Late-night nirvana on the dance floor

"GET out of the car!" the policeman barked. "You're under arrest!" At least, I think that's how the stream of unfamiliar syllables translated. In any case, he was gesticulating furiously and waving his torch around like a light sabre, so I wasn't going to ask for clarification. I'd been in the country less than 12 hours but was evidently already in trouble.

Until then it had been an excellent evening, capped off by a trip to a nightclub to see local singer Thione Seck in action. One of the leading proponents of mbalax, a heady musical mix of rock, funk and frenetic indigenous drums patterns, Seck was one of Senegal's finest and most revered musicians.

I'd arrived at Kilimanjaro, the club in question, about 11pm. It was a ramshackle building in Dakar's Soumbedioune district, on the western seaboard of Senegal's capital city. By day, the sandy expanse surrounding the club hosted a lively artisans' market, teeming with eager and persuasive shopkeepers. I'd required considerable willpower and diplomacy that afternoon to prevent serious expenditure, as intriguing wooden carvings, rugs and musical instruments were thrust in my face.

But hours later, under cover of darkness, all focus was on Kilimanjaro. Groups of guys and girls hung around outside, chatting, smoking and staring with nonchalant amusement at the random foreigner approaching. I tried out the local Wolof greetings I'd learnt on the plane. Judging by the laughter they provoked, my pronunciation needed work.

As the club steadily filled up, the anticipation - and humidity - grew increasingly intense, until Seck finally took the stage at 2am. He launched straight into a euphoric blast of drum- and guitar-fuelled song, and all hell broke loose on the dance floor.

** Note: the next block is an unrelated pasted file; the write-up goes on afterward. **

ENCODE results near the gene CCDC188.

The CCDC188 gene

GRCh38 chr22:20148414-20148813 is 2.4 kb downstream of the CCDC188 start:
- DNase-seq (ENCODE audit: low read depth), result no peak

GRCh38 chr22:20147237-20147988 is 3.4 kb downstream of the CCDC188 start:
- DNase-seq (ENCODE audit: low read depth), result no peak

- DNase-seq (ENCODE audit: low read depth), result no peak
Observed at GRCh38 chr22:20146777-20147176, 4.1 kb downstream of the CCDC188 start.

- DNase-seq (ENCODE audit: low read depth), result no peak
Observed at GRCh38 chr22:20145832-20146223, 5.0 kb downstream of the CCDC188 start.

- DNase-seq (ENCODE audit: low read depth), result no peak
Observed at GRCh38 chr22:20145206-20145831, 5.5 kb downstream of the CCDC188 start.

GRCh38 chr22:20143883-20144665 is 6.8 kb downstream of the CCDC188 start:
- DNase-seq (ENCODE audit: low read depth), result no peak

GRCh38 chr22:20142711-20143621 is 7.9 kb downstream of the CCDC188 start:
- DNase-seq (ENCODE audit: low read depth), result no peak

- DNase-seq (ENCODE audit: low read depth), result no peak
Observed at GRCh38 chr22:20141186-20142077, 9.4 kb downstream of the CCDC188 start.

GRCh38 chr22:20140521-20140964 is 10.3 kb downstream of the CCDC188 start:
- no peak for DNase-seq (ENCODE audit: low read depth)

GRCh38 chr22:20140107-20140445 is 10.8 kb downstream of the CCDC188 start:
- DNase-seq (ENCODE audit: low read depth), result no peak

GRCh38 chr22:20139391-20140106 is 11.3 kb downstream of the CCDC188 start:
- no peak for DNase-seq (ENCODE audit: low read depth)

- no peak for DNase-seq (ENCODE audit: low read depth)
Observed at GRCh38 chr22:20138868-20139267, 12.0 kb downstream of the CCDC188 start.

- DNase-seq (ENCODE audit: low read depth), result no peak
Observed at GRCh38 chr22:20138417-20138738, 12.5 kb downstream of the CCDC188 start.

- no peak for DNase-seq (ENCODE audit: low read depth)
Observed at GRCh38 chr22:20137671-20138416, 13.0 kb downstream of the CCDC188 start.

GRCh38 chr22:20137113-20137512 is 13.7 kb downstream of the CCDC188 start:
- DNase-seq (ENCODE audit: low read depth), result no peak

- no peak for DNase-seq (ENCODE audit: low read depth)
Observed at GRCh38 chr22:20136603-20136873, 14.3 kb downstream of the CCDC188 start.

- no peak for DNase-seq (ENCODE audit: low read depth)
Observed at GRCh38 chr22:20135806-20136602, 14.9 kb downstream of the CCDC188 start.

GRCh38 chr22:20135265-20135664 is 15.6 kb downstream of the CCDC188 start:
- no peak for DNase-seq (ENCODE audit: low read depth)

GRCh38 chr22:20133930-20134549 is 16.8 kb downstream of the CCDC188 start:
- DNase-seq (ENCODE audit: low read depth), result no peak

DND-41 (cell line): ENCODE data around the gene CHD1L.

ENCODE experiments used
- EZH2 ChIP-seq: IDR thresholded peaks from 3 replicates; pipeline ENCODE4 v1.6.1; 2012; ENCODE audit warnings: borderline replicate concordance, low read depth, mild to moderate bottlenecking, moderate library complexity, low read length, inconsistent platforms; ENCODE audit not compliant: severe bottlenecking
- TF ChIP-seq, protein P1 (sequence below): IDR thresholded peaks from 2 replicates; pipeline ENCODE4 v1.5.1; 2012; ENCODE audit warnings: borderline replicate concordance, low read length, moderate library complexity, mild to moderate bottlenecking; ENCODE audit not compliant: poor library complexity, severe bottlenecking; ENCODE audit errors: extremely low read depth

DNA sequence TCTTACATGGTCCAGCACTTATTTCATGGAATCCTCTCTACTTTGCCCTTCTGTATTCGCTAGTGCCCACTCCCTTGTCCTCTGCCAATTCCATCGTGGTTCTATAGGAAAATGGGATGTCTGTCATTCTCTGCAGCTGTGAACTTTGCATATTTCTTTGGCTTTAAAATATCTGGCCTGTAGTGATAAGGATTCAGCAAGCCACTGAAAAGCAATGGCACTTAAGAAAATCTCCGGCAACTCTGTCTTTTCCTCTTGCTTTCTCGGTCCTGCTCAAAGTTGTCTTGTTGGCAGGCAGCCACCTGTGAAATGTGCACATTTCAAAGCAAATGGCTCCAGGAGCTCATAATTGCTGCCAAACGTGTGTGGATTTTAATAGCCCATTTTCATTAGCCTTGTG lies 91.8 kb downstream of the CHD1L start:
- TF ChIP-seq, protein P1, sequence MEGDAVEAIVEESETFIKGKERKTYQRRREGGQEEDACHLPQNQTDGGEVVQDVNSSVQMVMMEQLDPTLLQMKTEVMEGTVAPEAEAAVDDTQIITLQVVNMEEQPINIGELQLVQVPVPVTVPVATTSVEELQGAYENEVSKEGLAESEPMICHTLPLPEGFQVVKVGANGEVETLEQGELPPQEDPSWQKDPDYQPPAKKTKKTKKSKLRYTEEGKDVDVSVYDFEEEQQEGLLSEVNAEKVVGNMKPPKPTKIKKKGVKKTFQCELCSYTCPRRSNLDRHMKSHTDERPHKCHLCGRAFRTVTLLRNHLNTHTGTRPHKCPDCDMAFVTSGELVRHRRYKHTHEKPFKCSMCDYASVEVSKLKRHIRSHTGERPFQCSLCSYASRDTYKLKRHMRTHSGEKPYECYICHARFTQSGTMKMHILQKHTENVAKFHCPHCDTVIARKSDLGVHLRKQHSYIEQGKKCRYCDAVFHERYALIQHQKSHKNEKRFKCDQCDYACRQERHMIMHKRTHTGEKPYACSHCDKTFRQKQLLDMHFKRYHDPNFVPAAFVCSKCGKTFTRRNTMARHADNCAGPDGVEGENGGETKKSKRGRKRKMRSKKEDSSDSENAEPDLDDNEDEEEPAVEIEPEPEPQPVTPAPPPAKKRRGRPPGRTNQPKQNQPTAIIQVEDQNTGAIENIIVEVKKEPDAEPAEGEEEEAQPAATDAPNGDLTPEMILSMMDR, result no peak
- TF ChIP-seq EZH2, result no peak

Dancing to mbalax is quite an art form, it turns out, and something I clearly wasn't going to master that evening. Ecstatic fans launched into a wild frenzy of dance moves, hopping up and down and leaping about, knees, elbows and limbs flying everywhere. Evidently, there was unspoken competition to pull off the most flamboyant manoeuvres and the countdown to the first black eye of the evening was on. But somehow, despite the chaos, the dance conveyed the wild excitement of the music with unexpected grace.

Given Seck's stardom, it was no wonder the crowd was in fine form but scenes such as this were common all over town. Dakar is the hub of a vibrant west African music scene and, on any night, there are numerous live shows, from majestic performances by Youssou N'Dour, the godfather of west African pop, to impromptu jams by resurgent guitar hero Souleymane Faye.

For two hours, Seck showed masterful control of his craft and his audience, taking his disciples to nirvana and back. I was mesmerised. After his departure from the stage, however, sleep - and that encounter with the police - swiftly beckoned.

I never did see the inside of a Senegalese police cell. My grave crime - an inability to produce the passport I'd foolishly left at the hotel - was swiftly forgotten when I offered to buy the policeman a coffee. Or rather, offered to pay him in advance for his next 50 coffees. Suddenly, we were great mates. Too bad the cafes didn't do loyalty cards.